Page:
Systems for Large (Language) Models



In this course, we will go over various systems advances that can enable training billion parameter transformer models, such as GPT-3 and LLaMa. Such “foundation models”, trained on internet-scale data have enabled breakthroughs in generative AI such as ChatGPT. However, working with these models is often considered impossible without access to industry scale GPU clusters, primarily due to the sheer size of these models. We will go over advances in systems that democratize research on such large scale models and make working with such models possible even with modest resources. By the end of this course, you will learn how to train and finetune state-of-the-art models that contain billions of parameters and cannot fit into a single GPU’s memory. While we will primarily work with transformer based language models, the focus will be on learning general principles that can be broadly applied to any large model.

Requirements to Register

This is an advanced course that requires being able to grasp involved concepts and quickly implement and test out ideas in code. We thus require you to have a good level of familiarity with deep learning frameworks such as PyTorch, as well as libraries such as HuggingFace's Transformers, Accelerate, Datasets, and Microsoft's DeepSpeed. We also expect knowledge about Transformers and a good level of familiarity with deep learning fundamentals including batch sizes, backpropagation, optimizers, and learning rate schedules. Knowledge of C/C++/CUDA is beneficial. Additionally, this course also requires some level of research maturity, since we will be critiquing some state of the art papers, with the goal of identifying possible research projects in this nascent space of systems for LLMs.

The course will be taught in English and all instruction will be in-person. Remote participation may be possible in special circumstances, please reach out to the instructors for permission:


Contact Details

We will use Moodle for all course-related discussions. We wish for this class to be an interactive and a fun learning experience for everyone and thus encourage you to participate in discussions both in-class and on Moodle.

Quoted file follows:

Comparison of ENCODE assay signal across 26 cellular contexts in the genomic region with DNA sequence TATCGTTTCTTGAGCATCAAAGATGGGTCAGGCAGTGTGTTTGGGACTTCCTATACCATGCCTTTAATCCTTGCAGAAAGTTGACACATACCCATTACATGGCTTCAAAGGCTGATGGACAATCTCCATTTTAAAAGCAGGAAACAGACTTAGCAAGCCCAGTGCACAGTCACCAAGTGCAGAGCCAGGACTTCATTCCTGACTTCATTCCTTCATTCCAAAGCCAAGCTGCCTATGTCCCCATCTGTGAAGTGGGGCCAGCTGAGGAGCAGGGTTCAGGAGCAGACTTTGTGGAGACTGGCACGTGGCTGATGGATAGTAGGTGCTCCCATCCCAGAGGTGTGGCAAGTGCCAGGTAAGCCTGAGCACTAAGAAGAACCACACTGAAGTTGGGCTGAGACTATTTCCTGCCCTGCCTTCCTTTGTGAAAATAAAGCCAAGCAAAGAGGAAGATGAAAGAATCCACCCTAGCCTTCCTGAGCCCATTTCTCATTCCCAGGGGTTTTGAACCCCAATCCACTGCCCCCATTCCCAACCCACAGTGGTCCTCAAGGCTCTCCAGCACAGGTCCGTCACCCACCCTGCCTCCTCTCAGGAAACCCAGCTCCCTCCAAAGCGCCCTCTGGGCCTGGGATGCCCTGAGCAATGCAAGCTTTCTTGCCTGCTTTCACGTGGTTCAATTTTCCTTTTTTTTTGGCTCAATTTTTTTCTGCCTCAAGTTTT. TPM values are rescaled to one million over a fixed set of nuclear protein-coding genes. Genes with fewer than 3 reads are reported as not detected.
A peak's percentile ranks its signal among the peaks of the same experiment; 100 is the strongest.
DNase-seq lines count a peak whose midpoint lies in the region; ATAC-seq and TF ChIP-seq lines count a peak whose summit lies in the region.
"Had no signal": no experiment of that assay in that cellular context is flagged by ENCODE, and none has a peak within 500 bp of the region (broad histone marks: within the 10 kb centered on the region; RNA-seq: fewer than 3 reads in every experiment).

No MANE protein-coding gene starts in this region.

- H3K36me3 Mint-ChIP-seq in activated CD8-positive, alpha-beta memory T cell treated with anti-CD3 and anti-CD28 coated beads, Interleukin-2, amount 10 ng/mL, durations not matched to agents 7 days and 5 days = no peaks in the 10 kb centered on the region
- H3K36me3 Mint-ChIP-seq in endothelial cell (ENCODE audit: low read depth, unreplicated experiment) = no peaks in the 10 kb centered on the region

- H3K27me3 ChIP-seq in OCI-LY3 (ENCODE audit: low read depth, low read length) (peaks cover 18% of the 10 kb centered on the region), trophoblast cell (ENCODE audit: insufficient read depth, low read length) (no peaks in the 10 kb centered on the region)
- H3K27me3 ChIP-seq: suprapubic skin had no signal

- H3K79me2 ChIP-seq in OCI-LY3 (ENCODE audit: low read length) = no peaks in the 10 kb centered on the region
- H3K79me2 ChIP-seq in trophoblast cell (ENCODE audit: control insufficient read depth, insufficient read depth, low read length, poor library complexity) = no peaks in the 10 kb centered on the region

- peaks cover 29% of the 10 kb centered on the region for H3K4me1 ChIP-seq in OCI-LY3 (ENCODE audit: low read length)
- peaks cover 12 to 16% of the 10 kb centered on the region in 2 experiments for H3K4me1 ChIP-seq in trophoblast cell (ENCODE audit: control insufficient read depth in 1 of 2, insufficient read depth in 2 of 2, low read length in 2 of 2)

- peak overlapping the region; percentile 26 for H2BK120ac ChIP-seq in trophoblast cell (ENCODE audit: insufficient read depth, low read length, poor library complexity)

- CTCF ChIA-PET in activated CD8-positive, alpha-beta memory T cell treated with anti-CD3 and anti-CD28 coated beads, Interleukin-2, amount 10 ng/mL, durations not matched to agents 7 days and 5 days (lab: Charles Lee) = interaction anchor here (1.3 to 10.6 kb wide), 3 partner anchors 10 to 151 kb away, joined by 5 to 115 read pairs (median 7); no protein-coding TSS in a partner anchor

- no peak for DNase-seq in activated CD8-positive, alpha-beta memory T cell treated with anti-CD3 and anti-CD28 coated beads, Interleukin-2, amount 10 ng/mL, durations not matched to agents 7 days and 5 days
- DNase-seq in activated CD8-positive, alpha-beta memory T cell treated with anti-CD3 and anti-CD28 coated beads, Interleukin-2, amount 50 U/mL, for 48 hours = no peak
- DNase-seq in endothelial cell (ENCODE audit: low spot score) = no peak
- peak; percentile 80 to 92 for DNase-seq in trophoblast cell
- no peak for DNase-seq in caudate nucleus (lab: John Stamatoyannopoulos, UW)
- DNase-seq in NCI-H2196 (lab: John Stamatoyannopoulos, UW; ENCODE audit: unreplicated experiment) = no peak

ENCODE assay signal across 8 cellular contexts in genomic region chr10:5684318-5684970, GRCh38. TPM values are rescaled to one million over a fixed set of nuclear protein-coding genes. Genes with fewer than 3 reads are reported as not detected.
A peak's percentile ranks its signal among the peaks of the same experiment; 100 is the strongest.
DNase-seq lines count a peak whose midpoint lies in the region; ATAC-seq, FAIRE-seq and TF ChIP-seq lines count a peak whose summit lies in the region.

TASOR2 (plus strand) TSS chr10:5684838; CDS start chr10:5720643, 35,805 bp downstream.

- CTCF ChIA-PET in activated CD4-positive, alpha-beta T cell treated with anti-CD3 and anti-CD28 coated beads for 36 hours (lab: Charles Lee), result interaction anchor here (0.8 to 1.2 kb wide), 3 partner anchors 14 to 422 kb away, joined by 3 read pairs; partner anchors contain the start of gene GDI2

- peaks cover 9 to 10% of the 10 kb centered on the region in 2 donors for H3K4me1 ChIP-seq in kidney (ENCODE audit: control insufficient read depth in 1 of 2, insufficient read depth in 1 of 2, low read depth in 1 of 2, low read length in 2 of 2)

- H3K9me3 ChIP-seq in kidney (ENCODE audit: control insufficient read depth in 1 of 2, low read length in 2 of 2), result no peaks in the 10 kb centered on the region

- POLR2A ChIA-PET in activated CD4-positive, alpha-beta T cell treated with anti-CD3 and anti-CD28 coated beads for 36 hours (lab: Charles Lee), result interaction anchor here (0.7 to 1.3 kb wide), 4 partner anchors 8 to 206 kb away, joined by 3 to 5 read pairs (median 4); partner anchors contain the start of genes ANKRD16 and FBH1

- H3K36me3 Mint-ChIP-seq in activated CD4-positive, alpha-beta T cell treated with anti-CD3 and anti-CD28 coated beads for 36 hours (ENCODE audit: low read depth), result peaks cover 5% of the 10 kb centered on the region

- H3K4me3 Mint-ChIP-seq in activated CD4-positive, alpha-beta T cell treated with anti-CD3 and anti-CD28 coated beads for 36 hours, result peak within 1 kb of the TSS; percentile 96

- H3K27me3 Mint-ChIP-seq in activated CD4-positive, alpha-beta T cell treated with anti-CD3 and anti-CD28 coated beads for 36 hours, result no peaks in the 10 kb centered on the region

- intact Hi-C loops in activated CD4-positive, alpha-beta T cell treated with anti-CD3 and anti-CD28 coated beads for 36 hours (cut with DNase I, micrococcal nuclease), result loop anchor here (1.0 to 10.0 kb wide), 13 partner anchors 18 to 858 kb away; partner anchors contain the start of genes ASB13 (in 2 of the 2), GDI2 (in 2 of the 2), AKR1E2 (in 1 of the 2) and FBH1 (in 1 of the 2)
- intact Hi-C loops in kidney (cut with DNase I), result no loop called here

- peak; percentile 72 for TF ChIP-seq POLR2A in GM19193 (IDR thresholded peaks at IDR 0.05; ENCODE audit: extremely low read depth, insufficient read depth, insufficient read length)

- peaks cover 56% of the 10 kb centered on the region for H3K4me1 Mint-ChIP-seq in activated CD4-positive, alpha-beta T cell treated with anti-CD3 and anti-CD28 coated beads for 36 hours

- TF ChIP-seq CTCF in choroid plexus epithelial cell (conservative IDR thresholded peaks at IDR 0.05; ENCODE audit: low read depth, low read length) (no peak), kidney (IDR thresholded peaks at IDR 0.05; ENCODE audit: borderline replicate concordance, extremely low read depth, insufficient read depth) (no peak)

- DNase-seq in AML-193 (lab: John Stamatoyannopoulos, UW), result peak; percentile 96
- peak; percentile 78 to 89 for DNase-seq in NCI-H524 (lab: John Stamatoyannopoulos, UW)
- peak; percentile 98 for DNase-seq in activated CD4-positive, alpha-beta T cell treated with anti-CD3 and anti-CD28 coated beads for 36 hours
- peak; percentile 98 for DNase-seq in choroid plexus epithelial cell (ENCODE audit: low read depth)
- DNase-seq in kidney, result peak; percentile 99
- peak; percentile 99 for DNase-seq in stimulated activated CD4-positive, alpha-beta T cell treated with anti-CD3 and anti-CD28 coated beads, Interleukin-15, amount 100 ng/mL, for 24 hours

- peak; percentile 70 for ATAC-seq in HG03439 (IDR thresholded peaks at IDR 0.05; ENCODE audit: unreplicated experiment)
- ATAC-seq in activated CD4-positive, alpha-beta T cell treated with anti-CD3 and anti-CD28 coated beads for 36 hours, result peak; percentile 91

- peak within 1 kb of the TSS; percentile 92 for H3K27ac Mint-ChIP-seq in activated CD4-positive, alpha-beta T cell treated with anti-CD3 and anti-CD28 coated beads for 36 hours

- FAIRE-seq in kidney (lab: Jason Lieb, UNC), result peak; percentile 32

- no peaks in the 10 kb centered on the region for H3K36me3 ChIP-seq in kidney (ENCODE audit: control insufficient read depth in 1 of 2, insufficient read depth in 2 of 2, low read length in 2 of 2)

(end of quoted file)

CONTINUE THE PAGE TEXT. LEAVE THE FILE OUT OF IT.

If you have any issues with the course, do not hesistate to send an email to and instructors and/or TAs will get back to you as soon as possible.


70% of your grade will be based on performance in your "lead" presentation (see "Course Format" below for further details), 20% will be based on mini-projects (more deatils below), and 10% will be based on class participation.

Course Content

The goal of the course is to give you both conceptual knowledge and hands-on experience about various techniques that allow for training, finetuning, and (if time permits) inference of modern very large models (at least a billion parameters). Thus, we will both read (and critique) papers and also implement parts of them as mini-projects.

We will go over the following broad topics:

  • Training and finetuning of Large Models
    • Reducing memory footprint (2 lectures)
      • Gradient Checkpointing, Gradient Accumulation
      • Mixed Precision Training, Weight Quantization
    • Parallelism (2 lectures)
      • Data Parallel, Model Parallel, Pipeline Parallel
      • ZeRO and ZeRO-Offload + other ZeRO optimizations
    • Parameter Efficient Fientuning (1 lecture)
      • Low Rank Adapters (LoRA) and Quantized Low Rank Adapters (QLoRA)
  • (If time permits) Faster Inference
    • Mixture of Experts
    • Flash Attention
    • Paged Attention
    • Multi-Query Attention

Lecture Format

Each lecture will focus on a subtopic from the list above (eg: "Reducing Memory Footprint" will be the subtopic of lecture 1). This will include a list of readings (papers, blogposts etc.) and possibly videos (eg: talks). Everyone in the class is expected to go through this material before to coming to class. Additionally, each lecture will have a set of "lead" presenters which would be a pre-assigned group of 2 people. Lead presenters will make a 45-60 minute long presentation on the subtopic of the lecture. This should cover (atleast) the following points (however, everyone is welcome to be creative and add more):

  1. A comprehensive explanation of the topic.
  2. Assessment of strengths and weaknesses of the presented approach

The set of lead presenters for a lecture will rotate amongst all students in the class, so that everyone is equally involved in the course. The first lecture will be delivered by the instructors to set an example of what is expected in the presentation.

Mini Projects: To get a hands-on experience, we will require you to do a mini project that will implement a technqiue from the upcoming lecture. Details of what to implement for each lecture will be released on Moodle. You will be required to submit a 1-2 page report detailing the experiment you ran along with the results obtained before the lecture on that topic. There are 5 lectures in total, and you can choose to do the mini project for any 3 of the 5 lectures. For example the mini project details for Lecture 1 are out on Moodle. The report for this will be due before lecture 1 (ie 6th December).

Seminar Schedule

Lectures will be held in building E1 5, room 029, from 16:00 -- 18:00.

Following is a tentative schedule, you will be informed if there are any changes.